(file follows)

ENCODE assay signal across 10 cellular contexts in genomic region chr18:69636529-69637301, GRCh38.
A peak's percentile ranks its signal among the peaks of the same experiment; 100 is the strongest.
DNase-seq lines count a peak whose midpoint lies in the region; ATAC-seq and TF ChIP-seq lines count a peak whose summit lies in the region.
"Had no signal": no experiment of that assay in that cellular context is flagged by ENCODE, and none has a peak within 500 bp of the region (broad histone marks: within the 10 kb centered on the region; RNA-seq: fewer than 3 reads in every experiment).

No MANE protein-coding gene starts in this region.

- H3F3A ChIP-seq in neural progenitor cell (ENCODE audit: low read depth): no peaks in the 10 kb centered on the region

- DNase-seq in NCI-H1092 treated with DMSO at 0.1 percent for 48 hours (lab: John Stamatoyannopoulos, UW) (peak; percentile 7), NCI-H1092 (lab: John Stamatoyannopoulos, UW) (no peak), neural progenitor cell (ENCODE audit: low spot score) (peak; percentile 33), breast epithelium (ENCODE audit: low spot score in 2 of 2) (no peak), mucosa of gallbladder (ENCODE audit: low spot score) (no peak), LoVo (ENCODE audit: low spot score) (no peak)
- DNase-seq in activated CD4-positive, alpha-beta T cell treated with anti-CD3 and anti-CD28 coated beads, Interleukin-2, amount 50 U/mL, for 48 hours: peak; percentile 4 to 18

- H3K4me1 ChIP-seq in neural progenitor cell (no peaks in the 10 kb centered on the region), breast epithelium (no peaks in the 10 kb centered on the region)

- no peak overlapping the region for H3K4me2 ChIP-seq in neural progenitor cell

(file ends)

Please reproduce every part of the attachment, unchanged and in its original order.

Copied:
ENCODE assay signal across 10 cellular contexts in genomic region chr18:69636529-69637301, GRCh38.
A peak's percentile ranks its signal among the peaks of the same experiment; 100 is the strongest.
DNase-seq lines count a peak whose midpoint lies in the region; ATAC-seq and TF ChIP-seq lines count a peak whose summit lies in the region.
"Had no signal": no experiment of that assay in that cellular context is flagged by ENCODE, and none has a peak within 500 bp of the region (broad histone marks: within the 10 kb centered on the region; RNA-seq: fewer than 3 reads in every experiment).

No MANE protein-coding gene starts in this region.

- H3F3A ChIP-seq in neural progenitor cell (ENCODE audit: low read depth): no peaks in the 10 kb centered on the region

- DNase-seq in NCI-H1092 treated with DMSO at 0.1 percent for 48 hours (lab: John Stamatoyannopoulos, UW) (peak; percentile 7), NCI-H1092 (lab: John Stamatoyannopoulos, UW) (no peak), neural progenitor cell (ENCODE audit: low spot score) (peak; percentile 33), breast epithelium (ENCODE audit: low spot score in 2 of 2) (no peak), mucosa of gallbladder (ENCODE audit: low spot score) (no peak), LoVo (ENCODE audit: low spot score) (no peak)
- DNase-seq in activated CD4-positive, alpha-beta T cell treated with anti-CD3 and anti-CD28 coated beads, Interleukin-2, amount 50 U/mL, for 48 hours: peak; percentile 4 to 18

- H3K4me1 ChIP-seq in neural progenitor cell (no peaks in the 10 kb centered on the region), breast epithelium (no peaks in the 10 kb centered on the region)

- no peak overlapping the region for H3K4me2 ChIP-seq in neural progenitor cell